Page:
For the purposes of this Agreement: (i) “Affiliate” means a person or entity that, directly or indirectly, through one or more intermediaries, or in combination with one or more other persons or entities, controls, is controlled by, or is under common control with, the person or entity specified, and (ii) “control” (including the terms “controlled by” and “under common control with”) means the possession, directly or indirectly, of the power to direct or cause the direction of the management or policies of a person or entity, whether through the ownership of securities, as trustee or executor, by serving as an employee or a member of a board of directors or equivalent governing body, by contract, by credit arrangement or otherwise.
My reading of this is that an Affiliate is an entity that is controlled, in a corporate sense, by the registry. The definition came about as a way to stop domain companies trying to avoid policy obligations by hiding behind shell companies.
However, in my opinion, the vast majority of .realtor domains today are in fact being controlled and used by third parties that are not registry Affiliates by the RA definition.
The first giveaway is Whois. While RED/NAR is listed as the “Registrant” of pretty much all .realtor domains, in most cases the “Administrative” contact is listed as the person or company who caused the name to be registered. Third-party realtors, in other words.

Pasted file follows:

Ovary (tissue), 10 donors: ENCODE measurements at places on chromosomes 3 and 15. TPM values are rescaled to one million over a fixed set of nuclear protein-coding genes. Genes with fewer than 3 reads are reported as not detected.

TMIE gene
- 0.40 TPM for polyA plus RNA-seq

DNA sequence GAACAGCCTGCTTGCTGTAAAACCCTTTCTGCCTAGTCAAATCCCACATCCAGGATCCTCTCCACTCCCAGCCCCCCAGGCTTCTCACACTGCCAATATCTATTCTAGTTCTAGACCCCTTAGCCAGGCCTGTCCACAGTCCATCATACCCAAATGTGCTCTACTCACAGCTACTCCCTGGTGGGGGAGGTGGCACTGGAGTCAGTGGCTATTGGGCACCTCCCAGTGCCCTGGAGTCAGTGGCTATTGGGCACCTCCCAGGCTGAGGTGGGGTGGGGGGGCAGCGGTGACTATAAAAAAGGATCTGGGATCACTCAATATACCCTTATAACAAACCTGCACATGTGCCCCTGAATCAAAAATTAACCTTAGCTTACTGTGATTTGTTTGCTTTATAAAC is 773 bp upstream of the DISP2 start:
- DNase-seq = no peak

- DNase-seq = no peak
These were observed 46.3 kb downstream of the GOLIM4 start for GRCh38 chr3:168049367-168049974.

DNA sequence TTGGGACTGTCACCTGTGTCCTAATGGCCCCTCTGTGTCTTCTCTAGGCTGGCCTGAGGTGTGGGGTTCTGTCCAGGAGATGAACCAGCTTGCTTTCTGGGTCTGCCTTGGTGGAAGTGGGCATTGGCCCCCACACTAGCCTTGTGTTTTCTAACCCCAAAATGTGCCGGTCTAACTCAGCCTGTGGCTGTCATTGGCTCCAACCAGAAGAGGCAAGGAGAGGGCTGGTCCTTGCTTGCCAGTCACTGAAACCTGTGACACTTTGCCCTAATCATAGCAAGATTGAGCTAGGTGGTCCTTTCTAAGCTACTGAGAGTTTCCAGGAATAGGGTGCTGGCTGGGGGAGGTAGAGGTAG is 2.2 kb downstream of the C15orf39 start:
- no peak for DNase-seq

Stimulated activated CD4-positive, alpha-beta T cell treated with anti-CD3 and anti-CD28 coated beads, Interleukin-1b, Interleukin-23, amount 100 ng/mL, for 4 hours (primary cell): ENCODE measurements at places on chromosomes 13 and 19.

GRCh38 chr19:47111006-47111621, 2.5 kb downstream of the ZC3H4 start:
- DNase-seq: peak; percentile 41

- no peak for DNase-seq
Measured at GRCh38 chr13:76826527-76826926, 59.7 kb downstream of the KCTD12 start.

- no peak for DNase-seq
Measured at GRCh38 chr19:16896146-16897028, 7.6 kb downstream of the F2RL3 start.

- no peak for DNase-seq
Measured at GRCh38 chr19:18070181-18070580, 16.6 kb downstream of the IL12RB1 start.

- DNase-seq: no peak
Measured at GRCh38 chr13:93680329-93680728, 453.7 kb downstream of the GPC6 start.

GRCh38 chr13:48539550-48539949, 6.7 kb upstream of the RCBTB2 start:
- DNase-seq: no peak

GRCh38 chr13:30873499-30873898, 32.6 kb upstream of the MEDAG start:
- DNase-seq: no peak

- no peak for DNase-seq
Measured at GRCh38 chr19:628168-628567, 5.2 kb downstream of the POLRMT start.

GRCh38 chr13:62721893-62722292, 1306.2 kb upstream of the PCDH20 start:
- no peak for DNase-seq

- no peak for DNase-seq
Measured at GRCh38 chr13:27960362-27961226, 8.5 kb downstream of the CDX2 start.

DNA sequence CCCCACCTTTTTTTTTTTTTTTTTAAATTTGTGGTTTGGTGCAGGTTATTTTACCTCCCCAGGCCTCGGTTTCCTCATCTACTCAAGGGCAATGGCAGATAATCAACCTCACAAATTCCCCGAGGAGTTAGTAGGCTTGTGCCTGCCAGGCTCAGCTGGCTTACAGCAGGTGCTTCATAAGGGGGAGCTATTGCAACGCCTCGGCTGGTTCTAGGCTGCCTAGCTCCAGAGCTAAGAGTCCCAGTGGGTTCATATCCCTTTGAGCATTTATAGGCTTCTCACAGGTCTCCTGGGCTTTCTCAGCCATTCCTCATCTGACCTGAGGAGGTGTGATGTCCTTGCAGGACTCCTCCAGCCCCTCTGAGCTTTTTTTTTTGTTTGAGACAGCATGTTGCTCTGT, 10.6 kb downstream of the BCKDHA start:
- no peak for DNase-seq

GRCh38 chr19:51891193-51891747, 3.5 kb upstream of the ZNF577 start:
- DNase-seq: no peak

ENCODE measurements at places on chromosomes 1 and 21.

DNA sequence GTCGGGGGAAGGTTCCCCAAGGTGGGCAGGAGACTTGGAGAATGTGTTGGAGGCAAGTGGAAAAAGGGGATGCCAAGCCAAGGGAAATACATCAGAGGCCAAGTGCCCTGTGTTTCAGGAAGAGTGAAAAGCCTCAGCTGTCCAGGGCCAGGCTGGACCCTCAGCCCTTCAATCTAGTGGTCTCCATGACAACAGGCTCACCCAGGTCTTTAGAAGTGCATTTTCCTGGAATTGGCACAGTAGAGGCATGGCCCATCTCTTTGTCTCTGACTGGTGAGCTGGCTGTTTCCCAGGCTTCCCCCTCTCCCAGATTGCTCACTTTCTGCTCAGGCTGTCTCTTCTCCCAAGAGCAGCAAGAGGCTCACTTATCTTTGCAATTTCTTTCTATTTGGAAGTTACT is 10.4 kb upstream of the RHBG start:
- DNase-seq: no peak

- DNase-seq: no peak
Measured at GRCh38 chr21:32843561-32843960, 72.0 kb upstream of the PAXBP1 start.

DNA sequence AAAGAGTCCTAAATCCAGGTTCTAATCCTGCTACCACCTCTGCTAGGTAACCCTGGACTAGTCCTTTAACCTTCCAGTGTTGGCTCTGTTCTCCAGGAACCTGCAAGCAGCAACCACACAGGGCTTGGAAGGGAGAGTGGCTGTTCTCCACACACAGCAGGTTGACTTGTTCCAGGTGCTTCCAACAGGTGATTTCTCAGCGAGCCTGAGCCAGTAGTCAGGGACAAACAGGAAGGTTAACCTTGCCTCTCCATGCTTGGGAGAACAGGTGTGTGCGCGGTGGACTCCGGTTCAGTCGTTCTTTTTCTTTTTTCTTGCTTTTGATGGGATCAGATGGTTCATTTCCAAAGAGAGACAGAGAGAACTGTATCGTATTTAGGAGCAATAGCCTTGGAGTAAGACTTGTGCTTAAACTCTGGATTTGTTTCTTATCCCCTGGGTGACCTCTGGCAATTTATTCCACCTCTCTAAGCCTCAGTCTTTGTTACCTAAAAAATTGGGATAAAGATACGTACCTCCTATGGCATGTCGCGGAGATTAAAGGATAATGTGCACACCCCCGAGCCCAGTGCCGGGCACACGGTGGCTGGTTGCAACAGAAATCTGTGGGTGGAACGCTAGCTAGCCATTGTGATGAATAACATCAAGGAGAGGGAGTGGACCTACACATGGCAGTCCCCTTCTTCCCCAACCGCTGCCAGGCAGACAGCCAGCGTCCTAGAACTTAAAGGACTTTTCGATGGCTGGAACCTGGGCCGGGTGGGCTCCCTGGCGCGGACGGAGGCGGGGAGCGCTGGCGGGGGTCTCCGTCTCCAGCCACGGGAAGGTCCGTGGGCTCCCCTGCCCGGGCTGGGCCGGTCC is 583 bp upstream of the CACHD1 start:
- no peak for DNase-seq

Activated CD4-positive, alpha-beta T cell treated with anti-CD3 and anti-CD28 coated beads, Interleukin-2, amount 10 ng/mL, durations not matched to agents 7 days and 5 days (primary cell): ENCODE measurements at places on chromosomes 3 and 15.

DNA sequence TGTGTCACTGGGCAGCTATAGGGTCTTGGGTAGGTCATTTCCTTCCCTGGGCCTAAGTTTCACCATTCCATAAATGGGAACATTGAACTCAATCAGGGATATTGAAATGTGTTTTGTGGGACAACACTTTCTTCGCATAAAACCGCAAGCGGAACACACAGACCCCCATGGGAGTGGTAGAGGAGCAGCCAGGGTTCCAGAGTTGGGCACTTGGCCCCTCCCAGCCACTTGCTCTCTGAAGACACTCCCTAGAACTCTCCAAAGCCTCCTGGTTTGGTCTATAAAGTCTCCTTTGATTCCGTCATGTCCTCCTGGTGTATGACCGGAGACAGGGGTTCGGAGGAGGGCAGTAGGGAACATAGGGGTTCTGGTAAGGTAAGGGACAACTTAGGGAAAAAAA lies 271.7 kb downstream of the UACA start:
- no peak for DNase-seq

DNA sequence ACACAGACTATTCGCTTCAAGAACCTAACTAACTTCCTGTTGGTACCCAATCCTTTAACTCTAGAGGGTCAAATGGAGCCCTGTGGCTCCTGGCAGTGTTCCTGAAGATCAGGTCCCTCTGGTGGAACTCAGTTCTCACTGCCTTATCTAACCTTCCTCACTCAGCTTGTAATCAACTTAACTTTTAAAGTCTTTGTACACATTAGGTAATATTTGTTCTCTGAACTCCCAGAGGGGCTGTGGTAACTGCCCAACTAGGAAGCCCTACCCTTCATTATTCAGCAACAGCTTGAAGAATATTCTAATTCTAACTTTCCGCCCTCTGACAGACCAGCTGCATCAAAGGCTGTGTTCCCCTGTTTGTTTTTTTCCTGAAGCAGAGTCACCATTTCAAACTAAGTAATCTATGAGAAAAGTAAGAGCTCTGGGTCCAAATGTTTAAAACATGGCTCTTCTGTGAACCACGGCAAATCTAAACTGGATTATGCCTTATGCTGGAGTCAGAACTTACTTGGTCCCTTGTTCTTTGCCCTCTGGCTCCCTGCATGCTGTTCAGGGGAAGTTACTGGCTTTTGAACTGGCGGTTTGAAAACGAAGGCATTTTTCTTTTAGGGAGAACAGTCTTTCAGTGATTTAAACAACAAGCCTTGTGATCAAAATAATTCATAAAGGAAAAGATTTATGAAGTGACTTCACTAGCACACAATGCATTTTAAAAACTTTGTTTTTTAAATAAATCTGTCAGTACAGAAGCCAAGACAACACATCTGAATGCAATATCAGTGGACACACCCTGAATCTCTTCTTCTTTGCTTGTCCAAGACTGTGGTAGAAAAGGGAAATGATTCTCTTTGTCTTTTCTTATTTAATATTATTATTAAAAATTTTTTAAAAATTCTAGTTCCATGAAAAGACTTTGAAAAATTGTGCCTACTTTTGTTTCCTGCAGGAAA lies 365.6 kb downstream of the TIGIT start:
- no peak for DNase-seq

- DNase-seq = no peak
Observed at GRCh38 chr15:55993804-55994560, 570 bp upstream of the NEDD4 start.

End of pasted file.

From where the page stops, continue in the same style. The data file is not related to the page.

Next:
Second, the registry’s web site states plainly that NAR member realtors can “get” and “use” .realtor domains and goes on to specify that they can use the names to build a web site, set up an email address, and even redirect the domain to an existing site.
Doing a Google search for .realtor sites, you’ll find that realtors are in fact using .realtor domains for these permitted purposes.
This seems to be a case of thousands of non-registry parties paying for “control” and “use” of domains that are supposed to be restricted to the registry’s control and use.
It seems to be true that they don’t “own” the domains that they “use”, but they nevertheless do “use” them in much the same way as I expect a significant majority of non-domainer registrants in other TLDs “use” their domains.
NAR/RED is of course fully aware of its RA obligations, and has written its own terms to accommodate them.
On a .realtor registry web site, its registration agreement, or “License Agreement”, states:
You represent, warrant and agree that you are a REALTOR®, an NAR member, the Canadian Real Estate Association (“CREA”), a member of CREA, an NAR or CREA member Board or Association, an NAR affiliate, an NAR licensee, or otherwise in a contractual relationship with NAR relating to use of NAR’s REALTOR® mark and that, in such capacity, you are deemed an “Affiliate” of RED as such is defined in the Registry Agreement, including as specifically set forth in the Code of Conduct Exemption.
The NAR is basically asking its members to affirm, via the small print of their registration agreement (that the majority won’t read) and the .realtor RA (which I’m sure none of them will read), that the NAR has some kind of corporate control over them.
That’s clearly not the case, in my understanding. The NAR’s members are generally fully independent sole traders or limited companies.
Realtors causing .realtor domains to be registered on their behalf are no more “Affiliates” of RED or the NAR than I would be an Affiliate of Facebook if, perchance, there’s a similar clause in the Facebook terms of service.